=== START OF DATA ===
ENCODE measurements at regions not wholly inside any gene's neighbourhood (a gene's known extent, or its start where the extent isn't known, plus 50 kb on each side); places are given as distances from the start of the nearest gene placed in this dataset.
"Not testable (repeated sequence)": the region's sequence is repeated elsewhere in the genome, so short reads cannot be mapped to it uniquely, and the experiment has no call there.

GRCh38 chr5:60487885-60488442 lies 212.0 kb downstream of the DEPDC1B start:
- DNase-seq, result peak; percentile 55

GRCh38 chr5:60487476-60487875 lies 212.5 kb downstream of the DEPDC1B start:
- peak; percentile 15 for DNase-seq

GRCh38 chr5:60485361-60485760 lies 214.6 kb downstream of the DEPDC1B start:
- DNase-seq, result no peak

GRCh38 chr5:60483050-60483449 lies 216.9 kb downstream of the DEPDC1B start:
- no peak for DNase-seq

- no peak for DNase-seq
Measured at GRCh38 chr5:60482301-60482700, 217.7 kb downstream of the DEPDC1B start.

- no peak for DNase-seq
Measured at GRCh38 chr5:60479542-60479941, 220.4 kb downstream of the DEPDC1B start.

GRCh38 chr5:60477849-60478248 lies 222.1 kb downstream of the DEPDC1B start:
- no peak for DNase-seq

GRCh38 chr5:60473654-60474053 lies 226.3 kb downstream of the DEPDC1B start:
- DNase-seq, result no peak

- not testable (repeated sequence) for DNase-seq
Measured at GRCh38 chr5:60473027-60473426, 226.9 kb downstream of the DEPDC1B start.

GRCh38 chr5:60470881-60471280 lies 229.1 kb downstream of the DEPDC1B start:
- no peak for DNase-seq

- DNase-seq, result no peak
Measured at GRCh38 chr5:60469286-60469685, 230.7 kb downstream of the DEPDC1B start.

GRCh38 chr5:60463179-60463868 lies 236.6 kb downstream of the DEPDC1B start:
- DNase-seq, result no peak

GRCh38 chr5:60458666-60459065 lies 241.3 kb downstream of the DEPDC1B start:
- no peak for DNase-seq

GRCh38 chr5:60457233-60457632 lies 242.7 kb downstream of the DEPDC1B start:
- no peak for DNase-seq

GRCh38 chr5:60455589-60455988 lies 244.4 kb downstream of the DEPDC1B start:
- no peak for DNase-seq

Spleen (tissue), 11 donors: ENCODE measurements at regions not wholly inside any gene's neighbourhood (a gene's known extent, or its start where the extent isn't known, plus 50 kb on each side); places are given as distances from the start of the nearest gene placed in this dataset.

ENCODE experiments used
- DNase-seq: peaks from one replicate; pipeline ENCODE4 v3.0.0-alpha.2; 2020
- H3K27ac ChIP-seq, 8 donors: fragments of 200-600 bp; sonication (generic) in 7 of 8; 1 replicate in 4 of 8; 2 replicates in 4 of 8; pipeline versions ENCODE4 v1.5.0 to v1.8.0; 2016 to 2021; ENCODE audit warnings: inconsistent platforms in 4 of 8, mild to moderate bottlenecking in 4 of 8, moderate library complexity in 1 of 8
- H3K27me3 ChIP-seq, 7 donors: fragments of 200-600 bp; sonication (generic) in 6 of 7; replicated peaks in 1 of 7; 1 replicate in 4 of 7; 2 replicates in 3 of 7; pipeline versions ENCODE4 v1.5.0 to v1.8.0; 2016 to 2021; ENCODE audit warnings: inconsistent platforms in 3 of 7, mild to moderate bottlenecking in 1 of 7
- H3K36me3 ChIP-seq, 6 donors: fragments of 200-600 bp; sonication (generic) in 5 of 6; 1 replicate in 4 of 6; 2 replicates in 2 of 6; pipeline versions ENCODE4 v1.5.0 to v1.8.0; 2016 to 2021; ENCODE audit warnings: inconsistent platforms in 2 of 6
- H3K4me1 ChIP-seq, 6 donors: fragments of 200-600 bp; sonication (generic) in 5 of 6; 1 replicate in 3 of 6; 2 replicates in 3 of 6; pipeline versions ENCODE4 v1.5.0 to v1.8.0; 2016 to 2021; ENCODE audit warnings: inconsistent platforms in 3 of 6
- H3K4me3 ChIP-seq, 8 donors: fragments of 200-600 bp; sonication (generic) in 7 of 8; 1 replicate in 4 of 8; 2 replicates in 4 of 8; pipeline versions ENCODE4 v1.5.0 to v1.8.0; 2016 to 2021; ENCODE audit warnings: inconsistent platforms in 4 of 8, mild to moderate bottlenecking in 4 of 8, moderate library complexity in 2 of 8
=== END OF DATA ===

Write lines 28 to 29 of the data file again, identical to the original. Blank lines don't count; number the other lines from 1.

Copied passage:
- no peak for DNase-seq

GRCh38 chr5:60457233-60457632 lies 242.7 kb downstream of the DEPDC1B start: